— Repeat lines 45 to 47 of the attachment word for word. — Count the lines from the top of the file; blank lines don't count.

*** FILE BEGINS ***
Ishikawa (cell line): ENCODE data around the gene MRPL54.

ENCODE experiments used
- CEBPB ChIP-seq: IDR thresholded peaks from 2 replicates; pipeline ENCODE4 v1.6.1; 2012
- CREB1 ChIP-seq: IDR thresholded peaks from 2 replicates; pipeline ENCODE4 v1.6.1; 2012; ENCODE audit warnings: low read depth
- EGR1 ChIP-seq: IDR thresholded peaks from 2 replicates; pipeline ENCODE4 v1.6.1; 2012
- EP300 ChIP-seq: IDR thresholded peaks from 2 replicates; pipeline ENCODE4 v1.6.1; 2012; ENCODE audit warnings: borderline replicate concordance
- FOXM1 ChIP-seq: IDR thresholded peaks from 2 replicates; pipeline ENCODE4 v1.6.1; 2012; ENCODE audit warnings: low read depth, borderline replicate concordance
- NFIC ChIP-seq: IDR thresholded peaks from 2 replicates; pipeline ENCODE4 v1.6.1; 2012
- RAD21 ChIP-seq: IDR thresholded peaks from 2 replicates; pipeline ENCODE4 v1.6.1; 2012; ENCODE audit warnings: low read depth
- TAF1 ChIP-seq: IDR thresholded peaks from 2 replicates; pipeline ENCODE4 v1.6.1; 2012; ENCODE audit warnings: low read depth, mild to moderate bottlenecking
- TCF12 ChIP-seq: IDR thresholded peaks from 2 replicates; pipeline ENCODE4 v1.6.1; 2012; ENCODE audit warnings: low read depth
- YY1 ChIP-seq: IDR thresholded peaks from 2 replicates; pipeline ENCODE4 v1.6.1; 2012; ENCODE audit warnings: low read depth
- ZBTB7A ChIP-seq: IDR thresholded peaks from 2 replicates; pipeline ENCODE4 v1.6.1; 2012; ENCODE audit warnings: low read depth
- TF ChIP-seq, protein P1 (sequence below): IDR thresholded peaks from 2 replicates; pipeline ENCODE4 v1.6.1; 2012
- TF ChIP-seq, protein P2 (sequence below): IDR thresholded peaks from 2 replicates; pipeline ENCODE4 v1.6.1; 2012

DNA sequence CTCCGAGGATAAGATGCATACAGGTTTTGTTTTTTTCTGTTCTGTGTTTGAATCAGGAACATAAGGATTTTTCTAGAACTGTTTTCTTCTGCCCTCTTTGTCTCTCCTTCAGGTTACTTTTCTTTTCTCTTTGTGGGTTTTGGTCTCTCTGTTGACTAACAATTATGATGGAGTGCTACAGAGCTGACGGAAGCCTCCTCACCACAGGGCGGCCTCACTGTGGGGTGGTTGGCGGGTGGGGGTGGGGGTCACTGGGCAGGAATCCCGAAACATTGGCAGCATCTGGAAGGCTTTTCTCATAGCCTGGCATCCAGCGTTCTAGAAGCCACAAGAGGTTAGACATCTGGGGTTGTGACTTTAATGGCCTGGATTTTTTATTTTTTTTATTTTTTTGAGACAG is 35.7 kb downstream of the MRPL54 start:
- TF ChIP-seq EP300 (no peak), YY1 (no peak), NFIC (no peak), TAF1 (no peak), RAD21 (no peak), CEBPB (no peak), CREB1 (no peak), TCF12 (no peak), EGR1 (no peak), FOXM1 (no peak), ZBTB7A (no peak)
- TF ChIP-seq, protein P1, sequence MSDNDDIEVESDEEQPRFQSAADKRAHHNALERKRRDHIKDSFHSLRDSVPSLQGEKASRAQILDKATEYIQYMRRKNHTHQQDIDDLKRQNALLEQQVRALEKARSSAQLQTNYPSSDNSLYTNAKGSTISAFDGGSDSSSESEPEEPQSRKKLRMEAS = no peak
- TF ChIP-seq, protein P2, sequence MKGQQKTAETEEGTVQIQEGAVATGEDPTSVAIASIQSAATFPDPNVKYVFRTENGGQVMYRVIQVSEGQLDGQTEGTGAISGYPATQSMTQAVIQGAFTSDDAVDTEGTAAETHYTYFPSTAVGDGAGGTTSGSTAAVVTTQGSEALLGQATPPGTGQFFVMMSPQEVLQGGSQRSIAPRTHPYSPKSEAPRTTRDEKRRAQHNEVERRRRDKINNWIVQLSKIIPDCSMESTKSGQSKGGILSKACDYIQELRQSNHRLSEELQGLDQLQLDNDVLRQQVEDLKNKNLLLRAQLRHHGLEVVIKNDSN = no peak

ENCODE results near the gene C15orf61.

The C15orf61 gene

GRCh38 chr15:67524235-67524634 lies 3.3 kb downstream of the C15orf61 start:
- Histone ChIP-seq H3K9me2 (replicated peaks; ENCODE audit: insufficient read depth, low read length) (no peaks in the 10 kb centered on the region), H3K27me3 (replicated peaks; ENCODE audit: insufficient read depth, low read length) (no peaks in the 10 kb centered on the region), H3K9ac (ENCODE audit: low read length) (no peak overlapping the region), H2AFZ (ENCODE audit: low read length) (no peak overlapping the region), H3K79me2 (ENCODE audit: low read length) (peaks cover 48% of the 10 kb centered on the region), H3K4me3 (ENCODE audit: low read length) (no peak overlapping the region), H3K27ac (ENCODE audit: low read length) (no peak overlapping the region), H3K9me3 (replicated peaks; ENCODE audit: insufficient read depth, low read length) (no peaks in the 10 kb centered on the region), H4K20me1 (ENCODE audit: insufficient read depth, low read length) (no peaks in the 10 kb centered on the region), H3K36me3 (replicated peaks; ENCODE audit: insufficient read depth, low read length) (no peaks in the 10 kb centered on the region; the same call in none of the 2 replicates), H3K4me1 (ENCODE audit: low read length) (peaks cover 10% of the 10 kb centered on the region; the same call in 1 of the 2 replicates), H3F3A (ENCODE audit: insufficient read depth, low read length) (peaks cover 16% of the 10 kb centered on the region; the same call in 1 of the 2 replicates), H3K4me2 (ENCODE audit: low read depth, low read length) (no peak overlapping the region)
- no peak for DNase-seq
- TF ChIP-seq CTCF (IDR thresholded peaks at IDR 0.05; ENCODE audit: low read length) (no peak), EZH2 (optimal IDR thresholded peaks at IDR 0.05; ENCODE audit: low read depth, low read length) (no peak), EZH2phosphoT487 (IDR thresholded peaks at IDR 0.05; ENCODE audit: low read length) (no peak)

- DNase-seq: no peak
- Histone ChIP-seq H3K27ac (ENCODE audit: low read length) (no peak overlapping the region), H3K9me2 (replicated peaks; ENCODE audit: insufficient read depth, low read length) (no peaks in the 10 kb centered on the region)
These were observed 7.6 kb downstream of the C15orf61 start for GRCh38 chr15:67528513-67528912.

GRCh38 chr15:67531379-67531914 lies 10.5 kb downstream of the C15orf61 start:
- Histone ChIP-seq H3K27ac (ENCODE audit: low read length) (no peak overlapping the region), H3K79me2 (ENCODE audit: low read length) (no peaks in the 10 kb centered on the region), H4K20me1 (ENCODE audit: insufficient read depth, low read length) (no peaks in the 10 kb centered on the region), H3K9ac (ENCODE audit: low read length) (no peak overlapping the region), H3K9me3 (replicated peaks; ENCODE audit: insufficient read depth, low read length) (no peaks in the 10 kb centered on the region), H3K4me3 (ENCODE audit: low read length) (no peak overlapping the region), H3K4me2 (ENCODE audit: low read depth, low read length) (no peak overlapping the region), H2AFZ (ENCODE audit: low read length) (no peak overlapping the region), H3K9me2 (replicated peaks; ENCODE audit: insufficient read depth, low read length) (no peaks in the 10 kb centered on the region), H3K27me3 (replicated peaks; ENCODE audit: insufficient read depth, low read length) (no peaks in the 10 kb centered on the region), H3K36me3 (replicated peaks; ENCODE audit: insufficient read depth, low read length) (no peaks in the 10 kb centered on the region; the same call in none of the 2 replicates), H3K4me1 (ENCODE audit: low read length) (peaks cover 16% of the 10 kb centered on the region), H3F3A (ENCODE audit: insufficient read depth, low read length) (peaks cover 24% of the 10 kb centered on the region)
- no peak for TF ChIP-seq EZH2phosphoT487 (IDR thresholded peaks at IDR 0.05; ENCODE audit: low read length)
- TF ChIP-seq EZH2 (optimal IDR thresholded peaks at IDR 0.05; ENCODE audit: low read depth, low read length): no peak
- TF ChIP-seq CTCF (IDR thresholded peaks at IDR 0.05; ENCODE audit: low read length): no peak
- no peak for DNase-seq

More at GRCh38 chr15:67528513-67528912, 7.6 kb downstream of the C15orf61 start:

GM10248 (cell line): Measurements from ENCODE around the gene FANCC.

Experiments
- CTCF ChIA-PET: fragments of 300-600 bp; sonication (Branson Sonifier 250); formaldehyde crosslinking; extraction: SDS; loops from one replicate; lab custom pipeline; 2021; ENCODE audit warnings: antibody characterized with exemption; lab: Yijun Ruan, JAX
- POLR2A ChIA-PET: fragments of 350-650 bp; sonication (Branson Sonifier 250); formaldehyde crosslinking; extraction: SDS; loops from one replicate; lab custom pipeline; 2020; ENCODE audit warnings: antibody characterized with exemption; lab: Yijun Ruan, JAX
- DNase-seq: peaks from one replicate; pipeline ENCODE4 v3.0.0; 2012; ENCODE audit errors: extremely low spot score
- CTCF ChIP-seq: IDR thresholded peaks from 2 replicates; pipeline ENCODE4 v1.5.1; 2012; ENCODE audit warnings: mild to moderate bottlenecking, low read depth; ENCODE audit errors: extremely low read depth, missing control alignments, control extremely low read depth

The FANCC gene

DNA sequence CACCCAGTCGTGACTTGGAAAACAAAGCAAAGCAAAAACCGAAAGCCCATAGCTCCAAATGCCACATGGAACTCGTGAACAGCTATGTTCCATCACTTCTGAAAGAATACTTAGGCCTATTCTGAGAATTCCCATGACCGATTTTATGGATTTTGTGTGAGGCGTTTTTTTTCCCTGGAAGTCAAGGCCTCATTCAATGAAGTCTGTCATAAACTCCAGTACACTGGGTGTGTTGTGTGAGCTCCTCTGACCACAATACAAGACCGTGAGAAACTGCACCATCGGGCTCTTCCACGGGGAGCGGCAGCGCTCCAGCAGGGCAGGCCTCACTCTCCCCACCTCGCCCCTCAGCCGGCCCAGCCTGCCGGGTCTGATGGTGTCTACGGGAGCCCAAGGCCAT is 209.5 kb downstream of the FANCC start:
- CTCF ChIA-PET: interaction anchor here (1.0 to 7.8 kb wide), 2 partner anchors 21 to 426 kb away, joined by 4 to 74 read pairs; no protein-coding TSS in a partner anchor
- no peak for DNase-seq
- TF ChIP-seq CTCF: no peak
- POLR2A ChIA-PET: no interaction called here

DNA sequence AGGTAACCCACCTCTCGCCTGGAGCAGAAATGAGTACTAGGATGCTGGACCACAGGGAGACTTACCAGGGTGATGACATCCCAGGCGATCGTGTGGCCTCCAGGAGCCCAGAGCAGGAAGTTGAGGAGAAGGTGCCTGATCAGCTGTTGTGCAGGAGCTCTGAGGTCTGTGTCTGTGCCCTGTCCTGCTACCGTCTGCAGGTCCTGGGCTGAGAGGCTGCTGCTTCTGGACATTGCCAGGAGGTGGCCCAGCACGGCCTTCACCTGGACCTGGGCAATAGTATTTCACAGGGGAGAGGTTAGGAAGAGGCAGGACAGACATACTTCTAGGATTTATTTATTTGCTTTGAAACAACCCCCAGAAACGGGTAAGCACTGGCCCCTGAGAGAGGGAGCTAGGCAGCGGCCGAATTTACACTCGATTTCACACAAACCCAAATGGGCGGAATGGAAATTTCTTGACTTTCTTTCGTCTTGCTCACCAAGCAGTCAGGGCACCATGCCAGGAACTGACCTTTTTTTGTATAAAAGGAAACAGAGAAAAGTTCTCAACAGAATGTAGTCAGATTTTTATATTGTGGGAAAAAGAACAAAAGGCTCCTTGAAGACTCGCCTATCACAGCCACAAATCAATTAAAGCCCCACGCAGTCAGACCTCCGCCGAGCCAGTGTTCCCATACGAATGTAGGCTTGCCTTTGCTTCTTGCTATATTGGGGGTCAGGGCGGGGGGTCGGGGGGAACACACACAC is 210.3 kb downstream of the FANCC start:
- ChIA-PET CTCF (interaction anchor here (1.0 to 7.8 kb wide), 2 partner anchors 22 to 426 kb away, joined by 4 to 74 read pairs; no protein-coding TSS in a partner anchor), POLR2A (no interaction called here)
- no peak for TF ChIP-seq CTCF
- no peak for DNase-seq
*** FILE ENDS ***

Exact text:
- no peak for DNase-seq
- TF ChIP-seq CTCF: no peak
- POLR2A ChIA-PET: no interaction called here